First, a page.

do not always have time to be put to Works Councils and which could be thwarted
by worker representatives at Supervisory Board level. But despite these obvious
disadvantages, these institutions have a long and well-respected history and are
not likely to go away overnight. Furthermore, there is evidence that Germany's
consensual style of industrial relations may even facilitate certain companies'
strategies for change rather than hinder them.

Co-determination, for example, certainly seems to have often eased rather than
hindered company restructures. This was clearly found to be the case in a study
concerning the company VEBA AG,[5] where the smooth implementation of changes
within the company were seemingly facilitated by the high level of
codetermination enjoyed by employees.[6] BMW's decision to locate a large new
production plant in Leipzig is further evidence of the positive effect that
co-determination can have in a globalising world. The BMW Works Council
(operating under the laws of co-determination) drew up an agreement with
management regarding flexible working shifts, which made the location almost as
attractive as the Czech Republic as far as labour costs were concerned. And with
the cooperation of the trade union and workers council, Adam Opel AG recently
negotiated wage decreases with its employees in order to ensure one of its
plants remained open. Both management and workers have thus repeatedly shown to
what lengths they would go to avoid confrontation and achieve consensus.

But in today's climate of the primacy of economics over politics, issues such
as the preservation of consensus and tradition often take second place. There
can be no doubt that off-shoring, out-sourcing and down-sizing have become
buzz-words of today's management consultants. Such strategies, however, have
often worked very well in the Anglo-Saxon world but are not necessarily always
so relevant, or easy to implement in Germany. Although the reasons for this are
manifold, the key to Germany's stance today lies in the way in which state,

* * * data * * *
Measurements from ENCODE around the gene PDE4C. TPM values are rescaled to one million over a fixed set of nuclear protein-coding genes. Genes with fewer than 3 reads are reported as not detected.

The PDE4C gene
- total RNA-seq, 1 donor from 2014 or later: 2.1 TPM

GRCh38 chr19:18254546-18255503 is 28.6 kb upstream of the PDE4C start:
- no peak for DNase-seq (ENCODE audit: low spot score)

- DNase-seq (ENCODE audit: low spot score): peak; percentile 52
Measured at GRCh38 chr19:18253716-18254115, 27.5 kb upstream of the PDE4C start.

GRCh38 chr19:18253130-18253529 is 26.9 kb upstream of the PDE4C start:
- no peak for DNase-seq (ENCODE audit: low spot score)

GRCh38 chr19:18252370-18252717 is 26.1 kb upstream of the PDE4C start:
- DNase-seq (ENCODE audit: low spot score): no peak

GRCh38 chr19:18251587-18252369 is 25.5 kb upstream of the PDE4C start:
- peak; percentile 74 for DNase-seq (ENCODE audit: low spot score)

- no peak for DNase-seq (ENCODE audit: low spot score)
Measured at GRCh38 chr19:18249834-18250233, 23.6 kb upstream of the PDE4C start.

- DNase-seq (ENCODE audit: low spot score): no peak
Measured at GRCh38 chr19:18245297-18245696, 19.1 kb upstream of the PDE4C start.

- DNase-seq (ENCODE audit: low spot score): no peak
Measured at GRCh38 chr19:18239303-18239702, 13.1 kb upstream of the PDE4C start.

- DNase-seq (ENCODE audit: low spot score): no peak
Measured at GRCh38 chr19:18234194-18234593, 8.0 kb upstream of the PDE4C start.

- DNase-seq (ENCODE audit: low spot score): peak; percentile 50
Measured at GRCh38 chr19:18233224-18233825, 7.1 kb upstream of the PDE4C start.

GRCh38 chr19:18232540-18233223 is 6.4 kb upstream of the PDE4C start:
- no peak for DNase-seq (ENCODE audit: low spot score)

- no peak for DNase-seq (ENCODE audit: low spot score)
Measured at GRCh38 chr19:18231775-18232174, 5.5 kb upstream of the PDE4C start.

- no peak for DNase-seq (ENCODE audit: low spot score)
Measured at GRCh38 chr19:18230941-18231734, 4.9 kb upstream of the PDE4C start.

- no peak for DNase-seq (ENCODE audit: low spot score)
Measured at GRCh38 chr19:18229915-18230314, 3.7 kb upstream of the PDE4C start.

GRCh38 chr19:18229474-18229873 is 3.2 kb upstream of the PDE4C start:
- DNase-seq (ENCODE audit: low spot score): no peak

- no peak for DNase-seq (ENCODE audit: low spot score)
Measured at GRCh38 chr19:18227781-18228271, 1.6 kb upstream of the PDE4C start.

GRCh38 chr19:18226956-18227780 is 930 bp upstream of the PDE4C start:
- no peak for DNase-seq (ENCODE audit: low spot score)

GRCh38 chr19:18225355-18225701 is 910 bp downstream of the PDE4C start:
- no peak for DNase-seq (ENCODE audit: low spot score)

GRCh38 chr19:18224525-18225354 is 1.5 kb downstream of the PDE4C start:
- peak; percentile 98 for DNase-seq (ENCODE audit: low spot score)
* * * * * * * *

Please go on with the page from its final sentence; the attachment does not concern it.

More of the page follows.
business and workers were locked into a deliberate pattern to achieve economic
growth with the minimum of conflict. That pattern was authored and politically
sanctioned by her Western Allies. The unique business practices which grew out
of this successfully operated within a social market economy for several
decades. These have become embedded in the consciousness of German businessmen
and workers alike. Even when other economies felt virtually forced to start
dismantling their welfare systems and adopt more global strategies, Germany
looked as though it could out-ride the neo-liberal storm despite her strong
Keynesian stance.

Indeed, Streeck[7] points out that the Modell Deutschland (German
model)[8] fared well during the 1970s. Even during the 1980s, despite its
frequently being doomed to failure by mainstream economists with their growing
emphasis on unfettered free markets and deregulation, Germany almost seemed to
prove that the soziale Marktwirtschaft (social market economy)
could guarantee business profits despite the simultaneous existence of a
generous system of social benefits. The German car industry, for example, was
far more successful than its British counterpart during this period.
Furthermore, the shock of steep oil price rises a decade earlier had left
Germany somewhat shaken but relatively free of the deep industrial unrest and
high inflation experienced by other western European economies, (in particular
Britain)[9]. In fact, at the time of German unification, West Germany was
internationally the most successful of the major economies. It accounted for a
larger share in world visible exports than Japan and had about the same share
as the USA.[10] Germany had a highly trained workforce, great technological
know-how and produced high-quality, high-cost goods. Despite its much
criticised high wage costs and dependency on export markets, economic growth
continued unabated.